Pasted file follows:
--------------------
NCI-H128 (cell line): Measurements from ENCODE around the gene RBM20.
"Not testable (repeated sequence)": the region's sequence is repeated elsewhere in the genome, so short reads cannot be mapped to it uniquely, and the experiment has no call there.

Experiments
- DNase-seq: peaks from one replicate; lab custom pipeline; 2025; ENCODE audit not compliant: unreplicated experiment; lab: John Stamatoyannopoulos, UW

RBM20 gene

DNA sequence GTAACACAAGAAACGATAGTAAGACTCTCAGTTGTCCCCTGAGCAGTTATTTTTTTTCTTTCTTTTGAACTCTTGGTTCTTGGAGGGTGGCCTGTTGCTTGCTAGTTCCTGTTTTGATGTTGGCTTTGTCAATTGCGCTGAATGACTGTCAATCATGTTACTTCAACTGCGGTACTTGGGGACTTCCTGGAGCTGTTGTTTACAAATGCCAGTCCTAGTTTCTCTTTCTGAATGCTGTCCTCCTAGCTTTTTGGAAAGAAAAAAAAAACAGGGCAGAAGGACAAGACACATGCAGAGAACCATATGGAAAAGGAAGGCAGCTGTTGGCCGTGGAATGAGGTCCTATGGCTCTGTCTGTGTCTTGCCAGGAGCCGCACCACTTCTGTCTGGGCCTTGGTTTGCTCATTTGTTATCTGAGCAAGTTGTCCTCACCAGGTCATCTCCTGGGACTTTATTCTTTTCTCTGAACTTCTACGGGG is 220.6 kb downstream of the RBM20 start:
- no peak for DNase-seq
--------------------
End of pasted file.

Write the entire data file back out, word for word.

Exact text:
NCI-H128 (cell line): Measurements from ENCODE around the gene RBM20.
"Not testable (repeated sequence)": the region's sequence is repeated elsewhere in the genome, so short reads cannot be mapped to it uniquely, and the experiment has no call there.

Experiments
- DNase-seq: peaks from one replicate; lab custom pipeline; 2025; ENCODE audit not compliant: unreplicated experiment; lab: John Stamatoyannopoulos, UW

RBM20 gene

DNA sequence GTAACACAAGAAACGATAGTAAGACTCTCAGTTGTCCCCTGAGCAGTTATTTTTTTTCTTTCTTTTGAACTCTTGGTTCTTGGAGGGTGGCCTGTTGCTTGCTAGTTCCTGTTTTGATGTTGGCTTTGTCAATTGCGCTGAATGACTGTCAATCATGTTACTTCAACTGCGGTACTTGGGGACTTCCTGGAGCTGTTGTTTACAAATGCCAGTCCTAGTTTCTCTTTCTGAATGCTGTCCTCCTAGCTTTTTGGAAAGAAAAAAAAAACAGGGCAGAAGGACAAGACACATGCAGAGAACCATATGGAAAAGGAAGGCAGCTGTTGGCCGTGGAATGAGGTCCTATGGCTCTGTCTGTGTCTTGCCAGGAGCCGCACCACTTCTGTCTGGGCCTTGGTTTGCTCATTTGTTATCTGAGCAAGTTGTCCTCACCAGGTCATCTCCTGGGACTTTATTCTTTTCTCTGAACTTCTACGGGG is 220.6 kb downstream of the RBM20 start:
- no peak for DNase-seq